North Korea is the most isolated and closed-off country in the world. Basic freedoms -- such as the freedom of speech, press, non-governmental markets, religion, association, and movement -- are denied the North Koreans, causing an estimated 300,000 North Koreans to cross the border into China to escape starvation, unemployment, and political oppression. If caught, these refugees are sent back to North Korea, where they face imprisonment or execution for leaving their country (an "infraction" that is considered treason). To prevent capture, North Korean refugees either remain in hiding in China or escape again to Southeast Asia, a region known for friendlier nations that allow North Koreans to apply for refugee status.
As an intern at the nonprofit advocacy organization, Liberty in North Korea (LiNK), I met a family of North Korean refugees. Peter* and his wife Gloria* were protected in one of LiNK's shelters for North Korean refugees in Southeast Asia for more than one year, while waiting to be processed for resettlement to the United States. In the summer of 2008, Peter and Gloria arrived in the United States. A year later, they invited LiNK members to their apartment for a visit, and to meet their newborn daughter Jennie*. I went with my other intern teammates, Pedro Lopez and Julie Woodruff, to meet with Peter and Gloria.
We all hunched over Jennie's bed holding our breath each time she opened her eyes. As the child of two North Korean refugees, Jennie is one of few North Korean babies to be born in America. Unlike her parents, freedom of speech, freedom of religion, and freedom of movement are all granted to her as a birthright.
"Your baby is a U.S. citizen," we whispered. Gloria nodded and smiled. She looked down at the baby and smoothed her black hair with two fingers. "We are very happy," she answered.
Gloria, her husband Peter, and Jennie live in a guest room at a friend's home. Nearly three years ago, Gloria and Peter escaped from North Korea. With LiNK's assistance, they reached safety and are now resettled in the United States.
The guest room they live in is sparsely furnished. Most of the room's space is taken by the large bed where Jennie sleeps in the middle, framed as the most prized thing in the room. Gloria motioned for us to sit on the floor as she served us a plate of fruit.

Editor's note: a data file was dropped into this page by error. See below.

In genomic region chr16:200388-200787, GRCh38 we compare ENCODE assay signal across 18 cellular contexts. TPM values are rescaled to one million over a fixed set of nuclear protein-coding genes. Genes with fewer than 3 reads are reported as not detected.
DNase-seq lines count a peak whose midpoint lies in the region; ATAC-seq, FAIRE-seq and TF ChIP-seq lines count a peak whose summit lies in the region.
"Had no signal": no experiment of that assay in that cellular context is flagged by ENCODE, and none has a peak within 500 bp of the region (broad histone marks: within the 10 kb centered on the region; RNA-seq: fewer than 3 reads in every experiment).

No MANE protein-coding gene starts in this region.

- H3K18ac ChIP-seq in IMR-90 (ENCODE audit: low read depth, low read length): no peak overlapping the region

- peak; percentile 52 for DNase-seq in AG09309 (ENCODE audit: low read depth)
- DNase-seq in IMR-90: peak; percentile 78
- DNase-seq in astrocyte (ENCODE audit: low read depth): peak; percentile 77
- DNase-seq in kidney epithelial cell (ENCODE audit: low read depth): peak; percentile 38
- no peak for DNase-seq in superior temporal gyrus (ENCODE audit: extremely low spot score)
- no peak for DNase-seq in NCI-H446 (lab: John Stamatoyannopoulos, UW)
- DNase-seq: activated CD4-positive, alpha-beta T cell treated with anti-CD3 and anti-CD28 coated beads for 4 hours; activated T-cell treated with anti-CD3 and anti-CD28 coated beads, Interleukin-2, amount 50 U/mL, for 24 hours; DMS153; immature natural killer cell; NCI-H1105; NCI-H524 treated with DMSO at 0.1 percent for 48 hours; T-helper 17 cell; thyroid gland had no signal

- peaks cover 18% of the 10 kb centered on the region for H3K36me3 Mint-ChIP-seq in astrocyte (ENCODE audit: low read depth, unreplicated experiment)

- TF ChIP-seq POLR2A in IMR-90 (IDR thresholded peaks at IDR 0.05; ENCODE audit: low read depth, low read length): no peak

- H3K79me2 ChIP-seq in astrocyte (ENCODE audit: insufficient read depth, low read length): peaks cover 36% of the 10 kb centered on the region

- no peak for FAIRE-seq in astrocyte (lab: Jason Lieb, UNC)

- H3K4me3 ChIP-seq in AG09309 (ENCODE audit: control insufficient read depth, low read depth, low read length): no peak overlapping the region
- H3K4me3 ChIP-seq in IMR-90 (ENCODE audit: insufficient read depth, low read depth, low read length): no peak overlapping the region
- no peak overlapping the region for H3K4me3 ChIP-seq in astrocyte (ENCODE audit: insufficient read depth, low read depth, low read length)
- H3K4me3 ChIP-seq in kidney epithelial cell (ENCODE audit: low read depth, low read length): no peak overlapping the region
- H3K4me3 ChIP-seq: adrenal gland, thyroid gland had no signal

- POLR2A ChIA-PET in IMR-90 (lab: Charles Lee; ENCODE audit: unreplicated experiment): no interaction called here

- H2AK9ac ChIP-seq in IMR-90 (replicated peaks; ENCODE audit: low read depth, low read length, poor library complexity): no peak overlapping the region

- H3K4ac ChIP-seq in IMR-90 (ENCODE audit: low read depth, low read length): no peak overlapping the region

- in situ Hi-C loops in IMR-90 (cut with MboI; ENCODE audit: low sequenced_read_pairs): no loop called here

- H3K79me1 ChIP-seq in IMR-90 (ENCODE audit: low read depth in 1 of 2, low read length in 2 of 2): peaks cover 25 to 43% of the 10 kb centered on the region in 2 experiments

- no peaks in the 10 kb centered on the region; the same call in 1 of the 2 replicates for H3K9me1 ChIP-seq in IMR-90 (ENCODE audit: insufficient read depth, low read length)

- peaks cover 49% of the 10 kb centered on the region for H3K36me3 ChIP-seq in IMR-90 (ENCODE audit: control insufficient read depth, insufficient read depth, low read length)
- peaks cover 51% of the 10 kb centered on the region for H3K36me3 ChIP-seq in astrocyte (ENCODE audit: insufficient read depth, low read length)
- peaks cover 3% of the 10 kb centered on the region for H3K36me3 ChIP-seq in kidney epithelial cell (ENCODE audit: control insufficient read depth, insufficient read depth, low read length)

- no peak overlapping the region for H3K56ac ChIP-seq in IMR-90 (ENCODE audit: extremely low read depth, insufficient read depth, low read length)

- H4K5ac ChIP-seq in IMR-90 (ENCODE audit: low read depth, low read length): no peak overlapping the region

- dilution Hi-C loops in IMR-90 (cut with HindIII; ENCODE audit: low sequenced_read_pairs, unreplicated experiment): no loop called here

We ate and chatted with Gloria about Jennie and her pregnancy while my teammate Pedro snapped photos of the baby to share with friends back at the LiNK office. I noticed a Korean-English Bible on the floor beside us. In North Korea, possessing a Bible is grounds for lifetime imprisonment.
As it came time for us to leave, Gloria said she wanted to view the pictures on Pedro's camera. She asked him to delete the ones showing her face: "We still have family in North Korea." Peter's brother, she explained, just got out of a prison camp. He was arrested because of their escape. In North Korea, relatives of defectors are punished. Even if a North Korean is safely resettled in a free country, she must be careful that there is no evidence of her escape on the internet or news that the government can use to reprimand her family. Gloria and Peter want to bring their family out of North Korea.
We thanked Gloria and huddled around Jennie one last time. Gloria unzipped the baby's blanket pouch, revealing a tiny body that stretched and wriggled. Jennie, whose parents were born into a horrific condition, was born into great freedom. Jennie is a seed of hope for the 23 million in North Korea.
Chelsea Marcum is a former intern for Liberty in North Korea. LiNK hopes to launch a transition home called "Liberty House" to further assist refugees like Peter, Gloria, and Jennie. To help LiNK win start-up funding for Liberty House through the Pepsi Refresh Project, and to learn more about the organization, visit www.linkglobal.org.